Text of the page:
It’s sad that a book and film like Jarhead doesn’t get much street cred despite how accurate of an account it is. I wonder if Brian Williams saw this film because if he had, he would not have regaled us with his tall tales of war.

Ultimately, Jarhead is a piece of entertainment media and is trying to deliver a specific and targeted message. When Brian Williams is sitting in the chair as anchor for the most watched program on television, he is a journalist and ethics must apply. Unfortunately for Mr. Williams, he placed little emphasis on ethics and indulged us with his epics.

The message must be the facts. A well paid, educated, and experienced journalist knowingly lied to us, his viewers, his only remaining friends.

Brian doesn’t have too many friends in the journalistic community anymore and that’s expected. He may never be a journalist again and he may completely remove himself from the limelight. He may not. He’ll probably be a professor of ethics at a prestigious school, whenever he decides to call it a career, if ever.

Logical and reasonable deduction

Brian Williams needs the public to forgive him. Or in the words of who knows how many, we need to get over it. It is imperative of the American viewing public to understand that if you trust our mega media outlets as a source of empirical truth, your gullibility is outsized only by your ignorance.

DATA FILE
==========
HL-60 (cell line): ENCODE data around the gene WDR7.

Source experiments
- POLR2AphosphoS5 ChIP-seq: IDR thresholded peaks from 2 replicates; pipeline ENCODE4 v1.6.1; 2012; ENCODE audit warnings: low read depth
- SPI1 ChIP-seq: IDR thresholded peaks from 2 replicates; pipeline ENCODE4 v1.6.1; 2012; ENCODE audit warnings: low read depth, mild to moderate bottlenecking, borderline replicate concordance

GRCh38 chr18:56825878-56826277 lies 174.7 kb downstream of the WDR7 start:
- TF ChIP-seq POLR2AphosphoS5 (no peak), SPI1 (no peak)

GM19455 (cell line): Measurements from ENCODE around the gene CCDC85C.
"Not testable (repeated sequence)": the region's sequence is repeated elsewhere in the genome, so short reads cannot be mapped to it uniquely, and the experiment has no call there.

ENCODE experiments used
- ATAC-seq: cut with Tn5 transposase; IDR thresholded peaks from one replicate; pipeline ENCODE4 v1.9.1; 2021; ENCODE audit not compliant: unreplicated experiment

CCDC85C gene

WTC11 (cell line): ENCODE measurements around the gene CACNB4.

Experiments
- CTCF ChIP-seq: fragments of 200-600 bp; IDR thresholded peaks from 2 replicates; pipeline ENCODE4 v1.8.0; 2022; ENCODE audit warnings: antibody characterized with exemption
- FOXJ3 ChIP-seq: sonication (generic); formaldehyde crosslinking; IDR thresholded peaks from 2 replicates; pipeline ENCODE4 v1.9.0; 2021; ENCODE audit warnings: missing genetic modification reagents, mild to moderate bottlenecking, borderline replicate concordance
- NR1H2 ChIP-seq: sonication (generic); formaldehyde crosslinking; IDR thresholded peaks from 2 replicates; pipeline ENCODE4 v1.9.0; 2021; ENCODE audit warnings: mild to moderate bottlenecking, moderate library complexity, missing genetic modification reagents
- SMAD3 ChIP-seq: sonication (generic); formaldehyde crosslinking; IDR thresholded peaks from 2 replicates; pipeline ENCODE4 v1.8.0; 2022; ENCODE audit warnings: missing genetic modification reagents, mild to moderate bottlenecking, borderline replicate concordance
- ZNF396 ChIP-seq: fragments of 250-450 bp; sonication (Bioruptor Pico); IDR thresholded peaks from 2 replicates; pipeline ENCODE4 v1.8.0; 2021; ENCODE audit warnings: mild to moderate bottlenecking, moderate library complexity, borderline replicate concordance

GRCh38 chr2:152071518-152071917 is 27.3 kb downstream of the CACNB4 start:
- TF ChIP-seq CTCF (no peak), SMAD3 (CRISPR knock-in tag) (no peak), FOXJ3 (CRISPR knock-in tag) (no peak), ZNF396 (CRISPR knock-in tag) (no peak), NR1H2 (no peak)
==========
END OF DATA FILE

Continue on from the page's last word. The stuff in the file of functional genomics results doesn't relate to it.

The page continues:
We need to look at ourselves in the mirror and acknowledge that Brian Williams isn’t evil. His lack of hubris caught up to him. We need to accept that these fallacies were allowed by NBC when they trusted Brian Williams credibility more than the service members who were actually blown the fuck up.

The NBC organization lied to us as well and the gig is up. NBC only cared about the numbers and so long as Williams produced stories that were too good to check, only the number of nightly viewers that tuned in mattered. NBC has jizz on their face and need the American viewing public to provide the towel. The only way we can do this, is to allow Williams and NBC to own up to their misdeeds.

A formal written and public apology from both NBC and Williams, with acknowledgment that a misremembering is the same as a lie. Williams was allowed to lie to us with NBC approval and all we ask is that they apologize and then the show will go on. Because it must. And we will forgive Brian Williams begrudgingly but deservedly so.

Through it all, the now late David Carr said it best:

“We want our anchors to be everywhere, to be impossibly famous, globe-trotting, hilarious, down-to-earth, and above all, trustworthy. It’s a job description that no one can match.”

A job description even Brian Williams could not match.